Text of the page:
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How can my Linux program get a computer-is-about-to-go-to-sleep notification, without modifying any system config files?

I wrote a Linux program that creates some persistent TCP connections, and I would like my program to close() those TCP sockets just before the Linux-computer goes to sleep, so that the remote peer isn’t left with a non-responsive “zombie” TCP connection.

According to this answer, one way to do that is to modify the /etc/pm/sleep.d file to run a special notification app, but I’d prefer not to do it that way since modifying system config files is risky (and in many cases not possible if my program does not have permissions to do so).

Windows and MacOS/X have C-based notification APIs for this sort of thing; is there anything similar in Linux-land?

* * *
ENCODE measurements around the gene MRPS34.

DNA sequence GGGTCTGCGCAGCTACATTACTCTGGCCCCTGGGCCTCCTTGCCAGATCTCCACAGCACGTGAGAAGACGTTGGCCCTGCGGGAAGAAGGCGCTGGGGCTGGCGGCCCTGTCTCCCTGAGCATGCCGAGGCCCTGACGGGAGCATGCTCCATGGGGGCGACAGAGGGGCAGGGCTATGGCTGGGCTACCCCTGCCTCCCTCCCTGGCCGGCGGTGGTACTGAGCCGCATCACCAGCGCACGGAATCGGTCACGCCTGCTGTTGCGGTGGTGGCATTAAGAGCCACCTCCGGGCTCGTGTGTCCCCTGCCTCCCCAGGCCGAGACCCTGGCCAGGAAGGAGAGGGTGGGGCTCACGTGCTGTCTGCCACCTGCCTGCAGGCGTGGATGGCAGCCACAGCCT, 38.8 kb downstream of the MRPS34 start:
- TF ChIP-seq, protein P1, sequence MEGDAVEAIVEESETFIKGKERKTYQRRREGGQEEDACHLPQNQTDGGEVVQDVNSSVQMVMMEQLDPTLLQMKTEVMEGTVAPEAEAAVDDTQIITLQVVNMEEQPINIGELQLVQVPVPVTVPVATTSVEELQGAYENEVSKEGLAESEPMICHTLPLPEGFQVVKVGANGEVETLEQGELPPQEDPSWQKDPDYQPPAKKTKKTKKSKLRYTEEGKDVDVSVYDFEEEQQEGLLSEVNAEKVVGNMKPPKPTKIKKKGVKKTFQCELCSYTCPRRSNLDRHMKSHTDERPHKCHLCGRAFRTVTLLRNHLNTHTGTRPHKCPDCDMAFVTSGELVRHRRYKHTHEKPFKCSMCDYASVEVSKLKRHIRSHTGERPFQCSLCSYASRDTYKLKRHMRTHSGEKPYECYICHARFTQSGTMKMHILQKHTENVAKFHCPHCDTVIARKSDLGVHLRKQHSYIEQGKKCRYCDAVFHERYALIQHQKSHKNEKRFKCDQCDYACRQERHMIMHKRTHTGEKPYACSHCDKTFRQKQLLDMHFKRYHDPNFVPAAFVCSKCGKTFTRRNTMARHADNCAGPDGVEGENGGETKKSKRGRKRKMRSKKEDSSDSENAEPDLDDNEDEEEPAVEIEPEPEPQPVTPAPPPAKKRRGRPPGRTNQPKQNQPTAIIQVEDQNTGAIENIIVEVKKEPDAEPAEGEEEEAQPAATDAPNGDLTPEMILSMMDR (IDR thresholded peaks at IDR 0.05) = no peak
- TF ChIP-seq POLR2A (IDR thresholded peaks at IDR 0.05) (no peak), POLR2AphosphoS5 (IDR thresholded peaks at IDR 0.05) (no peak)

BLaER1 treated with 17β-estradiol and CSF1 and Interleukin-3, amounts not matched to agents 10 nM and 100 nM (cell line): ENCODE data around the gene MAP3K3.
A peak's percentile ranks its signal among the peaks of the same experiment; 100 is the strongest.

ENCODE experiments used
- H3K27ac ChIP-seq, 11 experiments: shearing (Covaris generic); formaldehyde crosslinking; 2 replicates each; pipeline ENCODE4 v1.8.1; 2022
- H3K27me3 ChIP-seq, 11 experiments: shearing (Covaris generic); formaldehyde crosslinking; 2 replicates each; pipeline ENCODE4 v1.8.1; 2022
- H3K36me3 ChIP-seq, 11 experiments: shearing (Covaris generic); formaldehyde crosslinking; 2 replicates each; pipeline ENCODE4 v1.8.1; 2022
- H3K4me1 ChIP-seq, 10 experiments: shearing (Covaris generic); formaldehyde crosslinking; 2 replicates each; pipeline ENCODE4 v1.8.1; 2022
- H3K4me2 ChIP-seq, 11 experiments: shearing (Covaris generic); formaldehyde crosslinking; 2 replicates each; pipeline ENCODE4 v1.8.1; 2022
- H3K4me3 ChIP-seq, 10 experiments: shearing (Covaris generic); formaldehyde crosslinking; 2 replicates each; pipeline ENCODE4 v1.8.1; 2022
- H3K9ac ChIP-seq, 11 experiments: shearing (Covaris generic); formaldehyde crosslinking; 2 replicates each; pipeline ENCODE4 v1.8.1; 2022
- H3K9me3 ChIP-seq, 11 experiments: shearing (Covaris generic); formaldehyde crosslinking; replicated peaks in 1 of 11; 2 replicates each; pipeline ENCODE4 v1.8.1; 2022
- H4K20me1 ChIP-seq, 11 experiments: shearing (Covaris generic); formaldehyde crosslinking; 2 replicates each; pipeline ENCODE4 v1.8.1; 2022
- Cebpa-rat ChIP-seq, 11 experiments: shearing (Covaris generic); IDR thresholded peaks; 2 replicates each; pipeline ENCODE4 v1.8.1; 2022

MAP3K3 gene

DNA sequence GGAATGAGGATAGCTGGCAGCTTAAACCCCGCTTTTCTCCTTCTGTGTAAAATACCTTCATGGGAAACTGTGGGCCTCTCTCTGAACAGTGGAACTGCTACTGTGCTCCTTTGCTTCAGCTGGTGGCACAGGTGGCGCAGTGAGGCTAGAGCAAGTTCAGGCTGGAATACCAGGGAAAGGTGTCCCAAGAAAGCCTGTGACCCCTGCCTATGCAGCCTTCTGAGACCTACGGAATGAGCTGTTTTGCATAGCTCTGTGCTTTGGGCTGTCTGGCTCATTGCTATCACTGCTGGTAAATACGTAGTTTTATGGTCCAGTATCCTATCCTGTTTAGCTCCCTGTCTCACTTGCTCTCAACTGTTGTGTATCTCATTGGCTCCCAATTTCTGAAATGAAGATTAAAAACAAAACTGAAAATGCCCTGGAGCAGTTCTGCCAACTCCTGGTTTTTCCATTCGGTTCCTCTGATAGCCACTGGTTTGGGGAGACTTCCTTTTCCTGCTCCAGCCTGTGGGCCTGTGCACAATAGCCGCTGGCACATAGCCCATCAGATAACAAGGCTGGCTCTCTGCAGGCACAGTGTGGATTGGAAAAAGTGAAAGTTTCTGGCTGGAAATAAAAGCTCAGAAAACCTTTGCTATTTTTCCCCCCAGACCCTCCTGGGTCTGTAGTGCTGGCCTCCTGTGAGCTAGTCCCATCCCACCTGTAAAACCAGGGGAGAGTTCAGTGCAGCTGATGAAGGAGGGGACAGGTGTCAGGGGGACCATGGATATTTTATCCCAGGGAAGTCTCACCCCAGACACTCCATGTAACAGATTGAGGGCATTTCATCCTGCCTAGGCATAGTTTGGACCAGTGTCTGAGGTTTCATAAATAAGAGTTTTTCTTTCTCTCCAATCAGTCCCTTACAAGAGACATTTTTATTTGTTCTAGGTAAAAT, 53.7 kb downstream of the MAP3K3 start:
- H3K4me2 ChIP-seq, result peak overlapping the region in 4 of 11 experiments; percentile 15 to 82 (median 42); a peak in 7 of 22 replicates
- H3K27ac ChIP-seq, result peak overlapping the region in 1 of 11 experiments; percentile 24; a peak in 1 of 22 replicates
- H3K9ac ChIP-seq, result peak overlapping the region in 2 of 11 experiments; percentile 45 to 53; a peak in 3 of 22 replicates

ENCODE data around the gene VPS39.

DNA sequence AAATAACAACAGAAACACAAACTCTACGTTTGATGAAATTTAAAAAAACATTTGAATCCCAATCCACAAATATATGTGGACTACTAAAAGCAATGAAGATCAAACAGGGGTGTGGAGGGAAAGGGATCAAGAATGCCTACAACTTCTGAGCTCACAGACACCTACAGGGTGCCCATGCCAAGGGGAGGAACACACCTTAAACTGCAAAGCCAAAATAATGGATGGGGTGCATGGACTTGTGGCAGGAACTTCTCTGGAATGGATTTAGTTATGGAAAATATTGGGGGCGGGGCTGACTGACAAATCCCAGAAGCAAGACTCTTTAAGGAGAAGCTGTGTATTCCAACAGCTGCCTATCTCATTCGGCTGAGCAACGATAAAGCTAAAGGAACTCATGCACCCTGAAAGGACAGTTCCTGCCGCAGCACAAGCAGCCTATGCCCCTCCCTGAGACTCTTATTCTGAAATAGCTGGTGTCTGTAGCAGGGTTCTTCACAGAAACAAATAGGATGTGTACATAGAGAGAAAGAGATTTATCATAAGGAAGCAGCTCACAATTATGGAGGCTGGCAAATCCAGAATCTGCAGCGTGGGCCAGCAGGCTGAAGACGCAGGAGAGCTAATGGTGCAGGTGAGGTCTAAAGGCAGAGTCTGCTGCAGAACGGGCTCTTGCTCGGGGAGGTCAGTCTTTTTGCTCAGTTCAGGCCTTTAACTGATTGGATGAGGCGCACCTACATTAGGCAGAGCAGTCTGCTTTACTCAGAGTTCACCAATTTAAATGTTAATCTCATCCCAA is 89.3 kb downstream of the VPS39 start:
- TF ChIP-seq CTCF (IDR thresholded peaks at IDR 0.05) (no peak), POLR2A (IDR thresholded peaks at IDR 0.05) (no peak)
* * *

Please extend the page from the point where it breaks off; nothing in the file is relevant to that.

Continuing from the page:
You can use systemd-logind a tiny daemon that manages user logins and provides both a C library interface as well as a D-Bus interface. You can subscribe to the following signals:

The PrepareForShutdown() resp. PrepareForSleep() signals are sent right before (with the argument True) and after (with the argument False) the system goes down for reboot/poweroff, resp. suspend/hibernate. This may be used by applications for saving data on disk, releasing memory or doing other jobs that shall be done shortly before shutdown/sleep, in conjunction with delay inhibitor locks. After completion of this work they should release their inhibition locks in order not to delay the operation any further.

You can also take a look at this sample program written in Python that uses D-Bus and the PrepareForSleep() signal.

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